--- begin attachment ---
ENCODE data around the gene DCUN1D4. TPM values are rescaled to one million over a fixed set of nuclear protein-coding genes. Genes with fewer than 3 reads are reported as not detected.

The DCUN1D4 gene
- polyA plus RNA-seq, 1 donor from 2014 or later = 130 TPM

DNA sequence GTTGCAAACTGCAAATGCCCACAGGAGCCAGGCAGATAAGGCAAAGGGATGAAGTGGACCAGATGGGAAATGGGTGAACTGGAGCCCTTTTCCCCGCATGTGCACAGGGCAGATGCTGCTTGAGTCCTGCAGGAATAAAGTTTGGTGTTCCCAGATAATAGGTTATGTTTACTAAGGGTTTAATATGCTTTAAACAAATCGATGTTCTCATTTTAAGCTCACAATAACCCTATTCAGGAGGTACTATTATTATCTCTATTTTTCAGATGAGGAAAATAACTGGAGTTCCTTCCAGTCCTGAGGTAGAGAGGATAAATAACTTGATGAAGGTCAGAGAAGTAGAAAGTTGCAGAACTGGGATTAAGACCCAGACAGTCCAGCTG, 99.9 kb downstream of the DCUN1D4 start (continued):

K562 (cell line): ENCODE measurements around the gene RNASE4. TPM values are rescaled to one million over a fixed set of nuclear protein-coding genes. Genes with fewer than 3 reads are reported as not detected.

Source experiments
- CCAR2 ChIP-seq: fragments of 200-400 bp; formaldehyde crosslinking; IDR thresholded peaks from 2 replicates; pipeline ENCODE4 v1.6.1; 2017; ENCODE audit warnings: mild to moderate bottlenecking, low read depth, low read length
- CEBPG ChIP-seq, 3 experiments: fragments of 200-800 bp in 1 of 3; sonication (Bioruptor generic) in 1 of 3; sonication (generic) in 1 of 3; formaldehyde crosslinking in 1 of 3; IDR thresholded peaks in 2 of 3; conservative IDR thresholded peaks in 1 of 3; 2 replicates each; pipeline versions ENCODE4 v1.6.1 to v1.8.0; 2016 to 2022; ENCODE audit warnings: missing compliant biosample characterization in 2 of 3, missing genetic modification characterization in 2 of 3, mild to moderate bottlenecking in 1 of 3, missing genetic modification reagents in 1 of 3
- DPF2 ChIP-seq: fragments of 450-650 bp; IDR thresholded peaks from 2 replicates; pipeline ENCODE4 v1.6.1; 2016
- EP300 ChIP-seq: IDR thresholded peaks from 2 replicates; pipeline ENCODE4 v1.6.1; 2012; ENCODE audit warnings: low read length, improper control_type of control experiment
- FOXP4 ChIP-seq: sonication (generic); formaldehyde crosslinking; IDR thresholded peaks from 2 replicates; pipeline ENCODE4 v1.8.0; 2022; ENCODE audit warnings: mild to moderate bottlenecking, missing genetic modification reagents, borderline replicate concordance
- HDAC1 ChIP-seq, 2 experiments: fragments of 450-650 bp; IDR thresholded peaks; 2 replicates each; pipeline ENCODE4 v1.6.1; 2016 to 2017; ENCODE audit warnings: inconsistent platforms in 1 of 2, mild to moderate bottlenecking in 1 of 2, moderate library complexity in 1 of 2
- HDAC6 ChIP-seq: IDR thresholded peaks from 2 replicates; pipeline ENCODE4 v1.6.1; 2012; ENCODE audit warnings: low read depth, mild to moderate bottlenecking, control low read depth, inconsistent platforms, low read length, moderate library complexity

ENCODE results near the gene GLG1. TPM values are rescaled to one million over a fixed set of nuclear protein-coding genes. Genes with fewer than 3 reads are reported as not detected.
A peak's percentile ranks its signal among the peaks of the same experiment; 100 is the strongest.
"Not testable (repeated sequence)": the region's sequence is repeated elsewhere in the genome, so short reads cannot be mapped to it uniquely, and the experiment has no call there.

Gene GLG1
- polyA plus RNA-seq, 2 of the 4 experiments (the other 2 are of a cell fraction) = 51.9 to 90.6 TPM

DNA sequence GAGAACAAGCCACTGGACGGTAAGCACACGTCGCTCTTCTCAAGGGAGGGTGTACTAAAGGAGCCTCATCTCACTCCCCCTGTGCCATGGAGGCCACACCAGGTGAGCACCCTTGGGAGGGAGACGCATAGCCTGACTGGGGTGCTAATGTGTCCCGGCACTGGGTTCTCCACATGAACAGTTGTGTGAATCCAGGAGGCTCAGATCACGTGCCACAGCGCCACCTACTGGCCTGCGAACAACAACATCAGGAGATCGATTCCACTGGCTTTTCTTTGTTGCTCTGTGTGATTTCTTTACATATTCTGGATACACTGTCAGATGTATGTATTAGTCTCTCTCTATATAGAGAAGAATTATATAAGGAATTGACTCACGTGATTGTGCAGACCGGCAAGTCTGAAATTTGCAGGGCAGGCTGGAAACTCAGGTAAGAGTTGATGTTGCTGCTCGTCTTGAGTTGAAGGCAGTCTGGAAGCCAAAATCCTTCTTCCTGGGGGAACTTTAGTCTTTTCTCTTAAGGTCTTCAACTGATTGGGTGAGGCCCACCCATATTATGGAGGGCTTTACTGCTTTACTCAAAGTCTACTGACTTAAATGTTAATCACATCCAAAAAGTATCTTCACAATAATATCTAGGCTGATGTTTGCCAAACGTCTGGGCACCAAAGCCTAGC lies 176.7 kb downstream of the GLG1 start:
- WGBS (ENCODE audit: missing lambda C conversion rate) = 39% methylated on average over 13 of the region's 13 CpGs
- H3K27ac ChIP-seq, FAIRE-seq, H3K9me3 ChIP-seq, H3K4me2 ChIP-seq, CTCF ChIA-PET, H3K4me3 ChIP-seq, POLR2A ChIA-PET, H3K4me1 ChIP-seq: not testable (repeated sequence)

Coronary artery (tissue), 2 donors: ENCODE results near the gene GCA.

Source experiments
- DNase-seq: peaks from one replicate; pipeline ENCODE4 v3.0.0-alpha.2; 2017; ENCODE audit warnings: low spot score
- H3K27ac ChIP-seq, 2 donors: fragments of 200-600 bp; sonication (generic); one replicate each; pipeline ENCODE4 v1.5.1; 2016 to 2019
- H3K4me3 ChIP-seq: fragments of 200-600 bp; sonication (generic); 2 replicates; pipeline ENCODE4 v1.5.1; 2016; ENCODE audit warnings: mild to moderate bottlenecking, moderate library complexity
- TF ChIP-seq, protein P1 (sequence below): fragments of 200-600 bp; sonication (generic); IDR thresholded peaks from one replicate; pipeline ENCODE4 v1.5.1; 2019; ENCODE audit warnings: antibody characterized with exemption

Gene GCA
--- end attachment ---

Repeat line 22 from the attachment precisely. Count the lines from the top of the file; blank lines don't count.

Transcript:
Coronary artery (tissue), 2 donors: ENCODE results near the gene GCA.